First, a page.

Guest Blogger Amy Friedman shares her recipe for a classic comfort dish:
Every recipe book says roast chicken is THE easiest thing to cook. However, according to my friend Ruth, the lovely lady who helps run this fab blog, roast chicken is actually surprisingly tough to do well. For everyone, the tough parts are different: is it having moist meat? Tasty meat? Crispy skin? Hating basting? Could even be as simple as just takes too much darn time and attention.
After several years of experimenting with various techniques, I finally hit on a surefire way to get a lovely moist roast bird with an absolute minimum of fuss and bother. Warning: If you're a huge fan of crispy skin, skip this recipe, as there won't be a lot - just some over the breast and around the legs.
The most important piece of equipment you'll need is a three-quart Dutch oven with a lid.
Easy Peasy Roast Chicken
1. Buy a 3 1/2 -pound chicken. Unwrap, take out the giblets, and rinse.
2. Preheat the oven to 375 degrees.
3. Put the chicken, breast side up, in the Dutch oven. If you want, you can dice an onion or two and sprinkle on the bottom. Sometimes I do, sometimes no. Put the neck (if it came with the giblets) next to the chicken.
4. Sprinkle the chicken inside and out with your favorite mix of spices. I like black, red, and white pepper, garlic powder, oregano and dill.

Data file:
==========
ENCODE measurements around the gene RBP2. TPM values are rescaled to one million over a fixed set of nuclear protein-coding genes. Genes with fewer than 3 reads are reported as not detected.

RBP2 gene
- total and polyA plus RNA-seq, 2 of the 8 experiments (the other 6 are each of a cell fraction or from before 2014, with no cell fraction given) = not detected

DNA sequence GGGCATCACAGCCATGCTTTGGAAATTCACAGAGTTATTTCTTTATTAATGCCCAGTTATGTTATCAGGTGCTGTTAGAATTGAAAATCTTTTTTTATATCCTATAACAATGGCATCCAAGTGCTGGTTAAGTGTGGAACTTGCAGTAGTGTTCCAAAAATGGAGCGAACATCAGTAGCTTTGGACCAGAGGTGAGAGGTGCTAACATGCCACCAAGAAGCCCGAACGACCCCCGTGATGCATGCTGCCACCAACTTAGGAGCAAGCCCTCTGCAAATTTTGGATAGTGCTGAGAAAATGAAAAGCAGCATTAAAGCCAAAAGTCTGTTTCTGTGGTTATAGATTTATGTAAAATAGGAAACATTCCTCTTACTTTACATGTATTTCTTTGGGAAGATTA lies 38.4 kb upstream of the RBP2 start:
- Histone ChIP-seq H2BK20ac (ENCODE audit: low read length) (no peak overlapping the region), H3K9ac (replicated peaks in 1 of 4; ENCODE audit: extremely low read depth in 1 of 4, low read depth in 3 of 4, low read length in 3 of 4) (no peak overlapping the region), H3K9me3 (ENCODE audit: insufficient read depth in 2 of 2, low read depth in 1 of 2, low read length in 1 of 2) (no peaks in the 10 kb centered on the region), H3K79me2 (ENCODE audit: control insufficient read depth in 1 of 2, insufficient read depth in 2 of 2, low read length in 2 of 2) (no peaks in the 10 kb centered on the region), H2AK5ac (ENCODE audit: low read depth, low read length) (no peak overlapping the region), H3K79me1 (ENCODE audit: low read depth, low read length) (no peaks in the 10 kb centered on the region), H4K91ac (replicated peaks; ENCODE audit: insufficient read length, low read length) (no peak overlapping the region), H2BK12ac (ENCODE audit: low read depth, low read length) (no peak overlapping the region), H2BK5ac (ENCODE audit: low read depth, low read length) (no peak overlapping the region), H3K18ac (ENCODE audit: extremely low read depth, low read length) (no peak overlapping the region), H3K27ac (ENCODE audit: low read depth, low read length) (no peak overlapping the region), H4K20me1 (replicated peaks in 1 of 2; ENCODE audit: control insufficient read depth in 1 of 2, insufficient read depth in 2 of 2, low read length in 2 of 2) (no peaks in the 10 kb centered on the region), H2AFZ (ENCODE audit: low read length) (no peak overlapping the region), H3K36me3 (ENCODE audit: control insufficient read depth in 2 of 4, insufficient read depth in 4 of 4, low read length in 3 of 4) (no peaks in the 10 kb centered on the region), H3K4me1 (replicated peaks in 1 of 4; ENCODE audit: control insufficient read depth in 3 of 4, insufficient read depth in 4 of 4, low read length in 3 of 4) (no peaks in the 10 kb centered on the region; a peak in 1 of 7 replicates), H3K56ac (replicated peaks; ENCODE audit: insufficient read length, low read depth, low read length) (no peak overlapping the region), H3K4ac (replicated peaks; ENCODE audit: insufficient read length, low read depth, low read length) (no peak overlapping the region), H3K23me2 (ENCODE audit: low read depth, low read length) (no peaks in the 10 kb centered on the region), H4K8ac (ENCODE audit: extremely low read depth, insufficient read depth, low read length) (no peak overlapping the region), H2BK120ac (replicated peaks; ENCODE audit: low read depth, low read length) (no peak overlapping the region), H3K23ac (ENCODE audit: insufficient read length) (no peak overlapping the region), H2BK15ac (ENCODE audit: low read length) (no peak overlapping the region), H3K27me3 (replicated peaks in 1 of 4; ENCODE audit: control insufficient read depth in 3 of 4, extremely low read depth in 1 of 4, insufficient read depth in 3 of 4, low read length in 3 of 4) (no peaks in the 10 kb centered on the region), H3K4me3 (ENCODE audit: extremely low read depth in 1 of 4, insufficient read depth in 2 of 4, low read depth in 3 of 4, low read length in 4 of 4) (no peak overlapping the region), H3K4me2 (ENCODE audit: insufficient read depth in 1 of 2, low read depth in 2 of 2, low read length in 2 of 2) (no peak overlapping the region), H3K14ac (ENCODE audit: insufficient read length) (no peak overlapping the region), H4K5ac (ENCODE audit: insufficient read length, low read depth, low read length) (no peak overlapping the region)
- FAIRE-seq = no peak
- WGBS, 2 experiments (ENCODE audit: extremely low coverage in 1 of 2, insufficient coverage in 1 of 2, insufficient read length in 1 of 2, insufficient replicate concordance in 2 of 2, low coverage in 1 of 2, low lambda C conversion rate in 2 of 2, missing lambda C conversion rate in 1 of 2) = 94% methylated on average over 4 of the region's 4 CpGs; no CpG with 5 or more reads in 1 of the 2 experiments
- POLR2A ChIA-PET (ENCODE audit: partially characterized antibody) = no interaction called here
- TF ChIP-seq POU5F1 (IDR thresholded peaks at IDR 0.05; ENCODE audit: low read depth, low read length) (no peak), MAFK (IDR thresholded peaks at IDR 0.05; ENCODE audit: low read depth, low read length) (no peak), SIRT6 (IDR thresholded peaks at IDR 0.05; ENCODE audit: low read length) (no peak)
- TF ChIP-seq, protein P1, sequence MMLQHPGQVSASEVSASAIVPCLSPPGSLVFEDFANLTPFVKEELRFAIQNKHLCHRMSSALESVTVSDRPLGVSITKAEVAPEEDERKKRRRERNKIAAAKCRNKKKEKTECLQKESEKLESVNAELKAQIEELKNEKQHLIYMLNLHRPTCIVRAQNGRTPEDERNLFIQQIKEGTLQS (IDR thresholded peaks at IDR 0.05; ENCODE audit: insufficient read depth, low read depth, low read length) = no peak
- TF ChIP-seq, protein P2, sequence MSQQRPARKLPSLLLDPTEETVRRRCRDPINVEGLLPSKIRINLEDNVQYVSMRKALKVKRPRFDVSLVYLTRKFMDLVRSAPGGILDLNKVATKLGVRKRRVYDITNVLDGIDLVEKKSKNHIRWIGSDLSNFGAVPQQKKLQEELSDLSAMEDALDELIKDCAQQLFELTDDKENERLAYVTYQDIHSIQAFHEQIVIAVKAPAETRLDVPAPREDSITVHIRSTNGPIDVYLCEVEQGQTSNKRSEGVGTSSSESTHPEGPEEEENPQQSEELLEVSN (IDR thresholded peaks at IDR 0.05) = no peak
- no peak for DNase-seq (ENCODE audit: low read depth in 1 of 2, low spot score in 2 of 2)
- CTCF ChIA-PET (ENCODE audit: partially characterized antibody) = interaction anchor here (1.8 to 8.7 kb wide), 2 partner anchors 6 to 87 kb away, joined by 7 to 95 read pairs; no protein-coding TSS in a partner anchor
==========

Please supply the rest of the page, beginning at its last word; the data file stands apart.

5: This is important: Take a largeish whole onion, slice off the top and bottom, skin it, and put it inside the chicken. This will keep the chicken from drying out. If you don't have an onion, an apple works fine. The onion's better, because you can eat it after the chicken has roasted.
6. Once the oven has heated, put the lid on the Dutch oven and stick the whole thing in the oven.
Timing: 20 minutes per pound, plus an extra 20 to 30 minutes. If you've got a three-pound chicken, the bird will be in the oven for about 1 1/2 hours.
For crispier skin, it's okay to remove the lid for the last half hour or so. However, I've found I get enough crispy skin for a happy husband without lifting the lid.
Once the timer bings (always use a timer!), turn off the oven, let the chicken sit in the oven for about ten minutes, then take it out. Uncover the chicken, let it rest for about 15 minutes, then remove it from the pot.
Every time I've used this method, I've gotten very tender, moist, falling-off-the-bone chicken with nicely spiced, crispy top skin. If the chicken's fatty, I also get a lot of nice drippings, which I save and reuse.
The last chicken I cooked this way must have been an athlete, because there weren't a lot of drippings! What there was, however, was densely flavorful, so I used it to cook the snow peas I was serving with the bird.
The cool thing about this method is that you can break up the cooking time. For larger chickens, I've started it the night before, on very low heat (250 degrees), turned it off in the morning, and then restarted it at 4 p.m., turning the oven up to 375. (I leave the chicken in the oven during the day; the Dutch oven retains a lot of heat, which keeps the cooking process going almost like a barbecue.)
Moist meat, crispy skin, no basting, no fuss. Pop it in, do your laundry or take a nap, and awaken to a great dinner. What could be easier?